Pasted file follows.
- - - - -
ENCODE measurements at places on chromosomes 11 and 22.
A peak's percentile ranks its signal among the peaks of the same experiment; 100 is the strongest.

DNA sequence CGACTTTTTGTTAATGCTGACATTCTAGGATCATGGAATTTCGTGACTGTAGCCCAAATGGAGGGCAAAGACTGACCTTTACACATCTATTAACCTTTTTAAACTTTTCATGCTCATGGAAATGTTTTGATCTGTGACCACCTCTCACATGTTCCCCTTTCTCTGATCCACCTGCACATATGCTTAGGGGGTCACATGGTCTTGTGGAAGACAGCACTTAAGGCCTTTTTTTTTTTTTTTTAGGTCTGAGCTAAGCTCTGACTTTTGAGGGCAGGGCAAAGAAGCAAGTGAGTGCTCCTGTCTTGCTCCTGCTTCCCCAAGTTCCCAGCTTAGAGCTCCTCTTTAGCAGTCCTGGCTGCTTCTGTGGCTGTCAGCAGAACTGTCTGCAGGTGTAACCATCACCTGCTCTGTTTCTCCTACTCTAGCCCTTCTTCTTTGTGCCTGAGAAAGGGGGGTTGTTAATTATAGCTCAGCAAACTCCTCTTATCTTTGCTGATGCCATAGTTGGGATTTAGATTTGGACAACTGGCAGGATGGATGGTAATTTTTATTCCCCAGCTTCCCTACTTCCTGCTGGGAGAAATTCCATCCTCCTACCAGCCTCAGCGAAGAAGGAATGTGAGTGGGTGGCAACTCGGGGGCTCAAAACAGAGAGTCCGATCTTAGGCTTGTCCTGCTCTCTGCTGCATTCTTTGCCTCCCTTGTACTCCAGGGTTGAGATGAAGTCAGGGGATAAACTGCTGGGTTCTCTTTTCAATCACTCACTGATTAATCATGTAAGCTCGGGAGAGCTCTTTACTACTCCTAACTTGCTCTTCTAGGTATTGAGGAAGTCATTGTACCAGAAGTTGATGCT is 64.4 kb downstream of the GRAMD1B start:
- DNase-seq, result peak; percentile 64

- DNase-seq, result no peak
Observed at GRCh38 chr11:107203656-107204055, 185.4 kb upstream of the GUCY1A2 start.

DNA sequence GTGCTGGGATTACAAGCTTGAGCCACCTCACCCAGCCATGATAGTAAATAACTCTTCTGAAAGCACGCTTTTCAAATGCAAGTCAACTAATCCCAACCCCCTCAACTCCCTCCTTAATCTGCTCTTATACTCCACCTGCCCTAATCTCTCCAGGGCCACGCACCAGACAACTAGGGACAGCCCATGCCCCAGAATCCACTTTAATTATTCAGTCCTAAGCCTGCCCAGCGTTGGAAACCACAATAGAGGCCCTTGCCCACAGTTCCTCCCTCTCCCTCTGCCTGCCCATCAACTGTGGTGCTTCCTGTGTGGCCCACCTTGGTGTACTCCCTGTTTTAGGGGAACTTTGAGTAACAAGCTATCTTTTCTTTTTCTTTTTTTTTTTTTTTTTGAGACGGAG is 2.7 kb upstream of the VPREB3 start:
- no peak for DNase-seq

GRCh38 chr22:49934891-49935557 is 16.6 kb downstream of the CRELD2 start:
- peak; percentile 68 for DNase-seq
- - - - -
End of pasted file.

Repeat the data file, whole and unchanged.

ENCODE measurements at places on chromosomes 11 and 22.
A peak's percentile ranks its signal among the peaks of the same experiment; 100 is the strongest.

DNA sequence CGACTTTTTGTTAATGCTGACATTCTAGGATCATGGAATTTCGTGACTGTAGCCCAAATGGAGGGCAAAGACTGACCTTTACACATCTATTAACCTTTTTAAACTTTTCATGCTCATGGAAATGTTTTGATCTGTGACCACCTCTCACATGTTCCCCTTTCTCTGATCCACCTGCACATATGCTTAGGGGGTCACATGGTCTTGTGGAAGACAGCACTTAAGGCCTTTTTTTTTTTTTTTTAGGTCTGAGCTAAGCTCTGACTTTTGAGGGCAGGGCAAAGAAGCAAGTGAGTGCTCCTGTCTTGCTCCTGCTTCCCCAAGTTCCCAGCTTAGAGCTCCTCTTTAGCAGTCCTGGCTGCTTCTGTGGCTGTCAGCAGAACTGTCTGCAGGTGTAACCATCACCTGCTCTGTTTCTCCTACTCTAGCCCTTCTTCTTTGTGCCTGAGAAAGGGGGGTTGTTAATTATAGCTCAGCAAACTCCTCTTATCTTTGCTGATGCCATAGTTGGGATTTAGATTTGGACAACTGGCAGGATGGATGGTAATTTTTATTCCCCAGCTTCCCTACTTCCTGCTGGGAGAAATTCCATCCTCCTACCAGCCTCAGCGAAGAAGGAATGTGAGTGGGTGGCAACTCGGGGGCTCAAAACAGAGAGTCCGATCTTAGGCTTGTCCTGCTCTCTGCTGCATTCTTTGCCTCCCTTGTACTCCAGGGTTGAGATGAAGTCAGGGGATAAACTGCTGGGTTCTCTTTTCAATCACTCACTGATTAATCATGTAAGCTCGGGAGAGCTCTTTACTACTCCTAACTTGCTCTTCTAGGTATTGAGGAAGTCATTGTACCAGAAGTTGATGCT is 64.4 kb downstream of the GRAMD1B start:
- DNase-seq, result peak; percentile 64

- DNase-seq, result no peak
Observed at GRCh38 chr11:107203656-107204055, 185.4 kb upstream of the GUCY1A2 start.

DNA sequence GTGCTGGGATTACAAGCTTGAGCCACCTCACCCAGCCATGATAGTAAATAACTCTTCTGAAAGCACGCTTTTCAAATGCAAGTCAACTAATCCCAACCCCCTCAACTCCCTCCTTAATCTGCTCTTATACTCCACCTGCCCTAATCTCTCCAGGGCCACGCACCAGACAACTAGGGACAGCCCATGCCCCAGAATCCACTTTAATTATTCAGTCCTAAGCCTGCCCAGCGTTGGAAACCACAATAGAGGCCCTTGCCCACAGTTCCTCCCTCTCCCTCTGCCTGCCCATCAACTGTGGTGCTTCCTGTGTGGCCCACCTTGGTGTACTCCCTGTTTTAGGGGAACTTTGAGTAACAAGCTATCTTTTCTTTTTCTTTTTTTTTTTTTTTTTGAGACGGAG is 2.7 kb upstream of the VPREB3 start:
- no peak for DNase-seq

GRCh38 chr22:49934891-49935557 is 16.6 kb downstream of the CRELD2 start:
- peak; percentile 68 for DNase-seq